Journal article

Agonist immunotherapy restores T cell function following MEK inhibition improving efficacy in breast cancer

Sathana Dushyanthen, Zhi Ling Teo, Franco Caramia, Peter Savas, Christopher P Mintoff, Balaji Virassamy, Melissa A Henderson, Stephen J Luen, Mariam Mansour, Michael H Kershaw, Joseph A Trapani, Paul J Neeson, Roberto Salgado, Grant A McArthur, Justin M Balko, Paul A Beavis, Phillip K Darcy, Sherene Loi



The presence of tumor-infiltrating lymphocytes in triple-negative breast cancers is correlated with improved outcomes. Ras/MAPK pathway activation is associated with significantly lower levels of tumor-infiltrating lymphocytes in triple-negative breast cancers and while MEK inhibition can promote recruitment of tumor-infiltrating lymphocytes to the tumor, here we show that MEK inhibition adversely affects early onset T-cell effector function. We show that α-4-1BB and α-OX-40 T-cell agonist antibodies can rescue the adverse effects of MEK inhibition on T cells in both mouse and human T cells, which results in augmented anti-tumor effects in vivo. This effect is dependent upon increased downst..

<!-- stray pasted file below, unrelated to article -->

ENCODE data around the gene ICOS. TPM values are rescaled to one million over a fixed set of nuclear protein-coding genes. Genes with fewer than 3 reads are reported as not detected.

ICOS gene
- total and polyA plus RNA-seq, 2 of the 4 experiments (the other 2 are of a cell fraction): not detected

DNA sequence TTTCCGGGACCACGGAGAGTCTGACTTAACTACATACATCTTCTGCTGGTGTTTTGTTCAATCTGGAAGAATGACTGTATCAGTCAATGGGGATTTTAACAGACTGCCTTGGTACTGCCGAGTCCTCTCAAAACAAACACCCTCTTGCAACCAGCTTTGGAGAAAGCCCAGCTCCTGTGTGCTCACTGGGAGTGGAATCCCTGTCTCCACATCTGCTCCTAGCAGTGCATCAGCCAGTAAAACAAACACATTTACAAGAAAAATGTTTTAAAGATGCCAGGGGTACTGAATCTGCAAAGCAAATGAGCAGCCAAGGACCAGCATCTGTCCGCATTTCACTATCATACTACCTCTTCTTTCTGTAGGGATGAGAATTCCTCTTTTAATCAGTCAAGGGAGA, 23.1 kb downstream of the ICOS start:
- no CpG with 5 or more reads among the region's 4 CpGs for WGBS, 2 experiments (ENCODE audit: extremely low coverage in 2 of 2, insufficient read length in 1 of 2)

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Awarded by NHMRC

Awarded by National Breast Cancer Foundation

Funding Acknowledgements

We thank Ralph Rossi, Vicki Milovac, and Sophie CurcioPeter from MacCallum Cancer Centre (PMCC) FACS facility. Kaushalya Amarasinghe; PMCC Animal facility and technicians, PMCC Cytotoxic suite, PMCC Bioinformatics core. Laura Kilpatrick and Amy Rogers (Cancer Cell Death Laboratory) for providing the OT-I cells. This work was funded by project grants from the National Breast Cancer Foundation (NBCF), Australia and the National Health and Medical Research Council (NHMRC). S.L. is supported by Cancer Council, Victoria, Australia and the Breast Cancer Foundation (BCRF), N.Y. P.A.B. is supported by Fellowships (ID# PF-14-008). P.K.D. and M.H.K. are supported by NHMRC Senior Research Fellowships (APP1041828 and APP1058388), respectively.